St. Ann’s roots reach to early Catholics, converted slaves

Published 12:00 am Friday, August 11, 2000

FAYETTE — Parishioners at St. Ann Catholic Church celebrate the church’s 50th anniversary this weekend — but their roots reach back even further.

Long before St. Ann was established in 1950 and integrated in the late 1960s, a maverick French priest was slowly converting slaves on Jefferson County plantations.

&uot;I was born and raised Catholic,&uot; said St. Ann parishioner Rachel Buie. &uot;But my forefathers in slavery were not.

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&uot;It’s puzzling to a lot of people how there are black Catholics in Jefferson County.&uot;

One of the reasons, according to St. Ann history, is the Rev. John Andrew Fierabras, who planned in the 19th century to spread the Catholic faith across the countryside by building small, plain Catholic churches. At the time he arrived, Catholic records indicate no black Catholics in the diocese of Natchez.

But Fierabras died of yellow fever in 1853 before he could see his plans fulfilled. Natchez priests then ministered to the Catholics in Jefferson County for the next 100 years.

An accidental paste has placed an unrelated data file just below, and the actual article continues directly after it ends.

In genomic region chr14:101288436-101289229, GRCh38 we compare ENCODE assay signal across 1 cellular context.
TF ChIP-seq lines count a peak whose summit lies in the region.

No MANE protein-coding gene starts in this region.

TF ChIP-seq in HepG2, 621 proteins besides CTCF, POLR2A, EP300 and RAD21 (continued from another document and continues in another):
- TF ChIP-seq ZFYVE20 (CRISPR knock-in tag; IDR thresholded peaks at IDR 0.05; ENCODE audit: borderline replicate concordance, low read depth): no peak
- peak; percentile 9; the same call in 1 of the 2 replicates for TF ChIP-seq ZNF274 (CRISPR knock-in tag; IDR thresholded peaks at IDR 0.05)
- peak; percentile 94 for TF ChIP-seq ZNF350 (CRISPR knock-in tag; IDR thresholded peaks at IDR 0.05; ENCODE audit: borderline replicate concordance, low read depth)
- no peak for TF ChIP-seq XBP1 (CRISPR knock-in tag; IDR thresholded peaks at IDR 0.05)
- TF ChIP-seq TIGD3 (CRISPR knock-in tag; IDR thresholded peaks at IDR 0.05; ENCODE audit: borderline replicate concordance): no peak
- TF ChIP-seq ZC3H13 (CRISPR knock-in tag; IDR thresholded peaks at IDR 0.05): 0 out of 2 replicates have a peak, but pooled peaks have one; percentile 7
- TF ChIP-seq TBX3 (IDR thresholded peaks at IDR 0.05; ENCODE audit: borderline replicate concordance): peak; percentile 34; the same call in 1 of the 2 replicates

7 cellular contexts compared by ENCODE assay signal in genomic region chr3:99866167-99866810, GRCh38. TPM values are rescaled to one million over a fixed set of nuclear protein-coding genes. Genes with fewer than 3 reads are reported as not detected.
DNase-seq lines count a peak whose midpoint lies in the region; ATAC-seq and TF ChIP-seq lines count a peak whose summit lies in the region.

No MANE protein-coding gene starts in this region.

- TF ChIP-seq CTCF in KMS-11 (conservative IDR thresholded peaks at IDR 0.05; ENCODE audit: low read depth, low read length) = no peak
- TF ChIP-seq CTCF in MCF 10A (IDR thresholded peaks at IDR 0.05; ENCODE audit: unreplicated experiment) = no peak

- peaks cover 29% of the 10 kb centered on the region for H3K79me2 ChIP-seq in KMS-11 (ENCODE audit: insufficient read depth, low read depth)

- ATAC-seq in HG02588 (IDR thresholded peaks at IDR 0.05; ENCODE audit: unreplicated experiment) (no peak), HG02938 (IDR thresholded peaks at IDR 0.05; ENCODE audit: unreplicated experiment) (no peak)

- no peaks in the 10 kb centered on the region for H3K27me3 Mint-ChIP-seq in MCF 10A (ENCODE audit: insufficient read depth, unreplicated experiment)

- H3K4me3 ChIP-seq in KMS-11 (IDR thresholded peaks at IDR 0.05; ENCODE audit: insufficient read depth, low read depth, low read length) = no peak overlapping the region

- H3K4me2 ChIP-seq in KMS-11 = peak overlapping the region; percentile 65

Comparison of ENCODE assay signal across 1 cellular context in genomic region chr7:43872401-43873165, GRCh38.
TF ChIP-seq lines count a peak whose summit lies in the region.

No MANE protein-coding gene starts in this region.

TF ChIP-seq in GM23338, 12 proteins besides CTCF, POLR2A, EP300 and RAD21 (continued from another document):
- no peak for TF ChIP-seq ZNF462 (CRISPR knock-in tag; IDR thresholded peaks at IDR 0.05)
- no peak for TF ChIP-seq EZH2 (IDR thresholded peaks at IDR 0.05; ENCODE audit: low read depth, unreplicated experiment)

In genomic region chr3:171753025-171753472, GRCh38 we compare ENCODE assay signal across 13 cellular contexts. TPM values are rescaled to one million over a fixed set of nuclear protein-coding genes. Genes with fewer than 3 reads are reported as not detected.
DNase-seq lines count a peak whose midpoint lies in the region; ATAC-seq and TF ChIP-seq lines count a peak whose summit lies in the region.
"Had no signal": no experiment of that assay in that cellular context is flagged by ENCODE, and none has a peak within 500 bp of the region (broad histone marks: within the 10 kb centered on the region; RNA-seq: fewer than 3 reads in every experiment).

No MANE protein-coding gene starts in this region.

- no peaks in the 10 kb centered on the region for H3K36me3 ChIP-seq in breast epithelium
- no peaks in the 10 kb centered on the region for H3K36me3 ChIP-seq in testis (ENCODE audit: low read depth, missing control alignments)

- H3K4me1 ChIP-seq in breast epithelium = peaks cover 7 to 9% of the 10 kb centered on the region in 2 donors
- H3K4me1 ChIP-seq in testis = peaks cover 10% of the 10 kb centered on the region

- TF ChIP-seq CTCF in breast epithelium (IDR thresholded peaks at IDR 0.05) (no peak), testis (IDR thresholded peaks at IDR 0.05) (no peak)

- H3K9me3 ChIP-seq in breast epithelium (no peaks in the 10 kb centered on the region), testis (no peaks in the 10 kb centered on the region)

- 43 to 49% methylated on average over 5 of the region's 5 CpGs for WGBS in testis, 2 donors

Just after the turn of the last century, three Catholic missions were built in Jefferson County — two for whites and one for blacks.

In the late 1940s, Trinitarian missionaries decided to build a church in Fayette, and St. Ann was dedicated Dec. 10, 1950.

But St. Ann served only white parishioners until the late 1960s, when the diocese decided to close St. Anthony’s, the black mission church in Harriston.

When blacks began attending St. Ann, many white parishioners quit attending the church.

&uot;We hated it, but it’s not our fault,&uot; Buie said. &uot;We’re all Christian people. People don’t know what we have gone through as black Catholics.&uot;

St. Ann now is made up of black and white parishioners, as well as immigrant families, Buie said.

And that diversity is what has kept St. Ann strong, Buie said. The church — the only Catholic church in Jefferson County — now numbers about 75 parishioners.

&uot;What made it last so long is the uniqueness of the people, the diverse congregation,&uot; Buie said.

Now the congregation is made up of black and white parishioners as well as Vietnamese immigrant families, Buie said.

&uot;We welcome all groups, all nationalities,&uot; she said. &uot;We’re an open-door church.&uot;

And parishioners like Buie have not forgotten the roots of their church.

&uot;It’s a privilege now to be a black Catholic in Jefferson County,&uot; she said.

St. Ann celebrates its anniversary with a concert at 6 p.m. today at the church featuring Alvin Shelby and the Holy Family Gospel Choir, the choir from St. Ann’s sister church in Natchez. An anniversary celebration Mass will be said at 10:30 a.m. Sunday.